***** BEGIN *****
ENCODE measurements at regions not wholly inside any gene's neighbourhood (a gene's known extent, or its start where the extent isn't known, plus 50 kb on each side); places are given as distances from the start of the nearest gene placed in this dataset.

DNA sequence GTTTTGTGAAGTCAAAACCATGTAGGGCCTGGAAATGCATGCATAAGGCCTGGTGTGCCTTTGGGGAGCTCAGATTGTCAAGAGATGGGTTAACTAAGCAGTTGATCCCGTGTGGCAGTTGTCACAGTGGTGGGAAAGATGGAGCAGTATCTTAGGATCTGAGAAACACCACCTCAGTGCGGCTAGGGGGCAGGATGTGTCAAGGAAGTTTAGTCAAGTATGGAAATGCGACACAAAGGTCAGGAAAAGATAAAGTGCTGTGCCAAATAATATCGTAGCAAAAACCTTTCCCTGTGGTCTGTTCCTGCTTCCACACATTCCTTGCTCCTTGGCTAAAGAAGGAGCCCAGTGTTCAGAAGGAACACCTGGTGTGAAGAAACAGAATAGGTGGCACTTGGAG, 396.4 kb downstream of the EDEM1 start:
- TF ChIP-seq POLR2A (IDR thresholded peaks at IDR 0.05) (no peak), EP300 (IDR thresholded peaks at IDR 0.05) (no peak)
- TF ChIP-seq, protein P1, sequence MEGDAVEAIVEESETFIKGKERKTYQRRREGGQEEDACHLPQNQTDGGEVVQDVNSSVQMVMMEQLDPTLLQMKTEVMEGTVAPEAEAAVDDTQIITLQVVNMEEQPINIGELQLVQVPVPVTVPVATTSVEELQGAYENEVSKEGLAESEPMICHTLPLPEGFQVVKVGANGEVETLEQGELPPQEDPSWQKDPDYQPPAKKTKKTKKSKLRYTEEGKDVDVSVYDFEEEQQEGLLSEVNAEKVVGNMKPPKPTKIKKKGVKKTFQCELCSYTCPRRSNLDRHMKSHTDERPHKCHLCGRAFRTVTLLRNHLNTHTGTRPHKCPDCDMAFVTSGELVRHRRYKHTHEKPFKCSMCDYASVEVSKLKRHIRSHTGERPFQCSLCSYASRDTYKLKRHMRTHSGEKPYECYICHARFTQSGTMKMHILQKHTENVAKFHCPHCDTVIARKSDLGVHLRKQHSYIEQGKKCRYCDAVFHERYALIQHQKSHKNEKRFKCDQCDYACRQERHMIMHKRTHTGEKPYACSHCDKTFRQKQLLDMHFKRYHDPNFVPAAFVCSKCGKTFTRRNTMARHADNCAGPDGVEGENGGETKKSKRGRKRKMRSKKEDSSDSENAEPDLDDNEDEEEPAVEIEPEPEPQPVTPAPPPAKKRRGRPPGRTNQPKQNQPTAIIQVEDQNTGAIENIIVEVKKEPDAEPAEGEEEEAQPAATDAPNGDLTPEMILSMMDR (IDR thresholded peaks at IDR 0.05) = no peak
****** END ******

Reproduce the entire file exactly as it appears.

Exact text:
ENCODE measurements at regions not wholly inside any gene's neighbourhood (a gene's known extent, or its start where the extent isn't known, plus 50 kb on each side); places are given as distances from the start of the nearest gene placed in this dataset.

DNA sequence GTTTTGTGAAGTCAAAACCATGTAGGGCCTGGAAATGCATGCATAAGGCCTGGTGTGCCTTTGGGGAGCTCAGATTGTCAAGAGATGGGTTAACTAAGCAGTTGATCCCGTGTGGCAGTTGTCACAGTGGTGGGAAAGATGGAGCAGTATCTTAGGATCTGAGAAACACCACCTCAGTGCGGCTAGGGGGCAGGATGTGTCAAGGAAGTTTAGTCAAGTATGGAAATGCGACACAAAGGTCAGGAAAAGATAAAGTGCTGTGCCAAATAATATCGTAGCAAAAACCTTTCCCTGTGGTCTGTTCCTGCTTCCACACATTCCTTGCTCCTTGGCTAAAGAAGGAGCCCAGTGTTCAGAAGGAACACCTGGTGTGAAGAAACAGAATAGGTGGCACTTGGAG, 396.4 kb downstream of the EDEM1 start:
- TF ChIP-seq POLR2A (IDR thresholded peaks at IDR 0.05) (no peak), EP300 (IDR thresholded peaks at IDR 0.05) (no peak)
- TF ChIP-seq, protein P1, sequence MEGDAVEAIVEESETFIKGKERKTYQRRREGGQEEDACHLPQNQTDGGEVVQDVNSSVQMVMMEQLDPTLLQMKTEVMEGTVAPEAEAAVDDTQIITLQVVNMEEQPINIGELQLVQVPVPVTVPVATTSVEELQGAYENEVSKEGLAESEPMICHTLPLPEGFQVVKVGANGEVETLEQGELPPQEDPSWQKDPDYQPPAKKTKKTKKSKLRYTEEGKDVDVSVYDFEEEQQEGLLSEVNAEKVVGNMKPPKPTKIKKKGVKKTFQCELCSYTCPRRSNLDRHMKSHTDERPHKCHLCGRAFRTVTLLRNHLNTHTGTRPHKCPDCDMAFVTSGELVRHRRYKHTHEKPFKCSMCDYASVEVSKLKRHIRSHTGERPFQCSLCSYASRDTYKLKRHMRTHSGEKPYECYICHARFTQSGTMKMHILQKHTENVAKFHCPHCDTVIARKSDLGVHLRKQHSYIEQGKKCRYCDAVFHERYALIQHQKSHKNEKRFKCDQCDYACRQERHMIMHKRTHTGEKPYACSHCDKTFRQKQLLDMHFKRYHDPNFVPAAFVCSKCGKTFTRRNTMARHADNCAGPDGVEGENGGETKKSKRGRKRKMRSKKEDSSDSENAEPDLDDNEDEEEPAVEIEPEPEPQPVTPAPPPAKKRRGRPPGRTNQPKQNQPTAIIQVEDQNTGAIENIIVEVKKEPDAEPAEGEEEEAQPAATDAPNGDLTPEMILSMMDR (IDR thresholded peaks at IDR 0.05) = no peak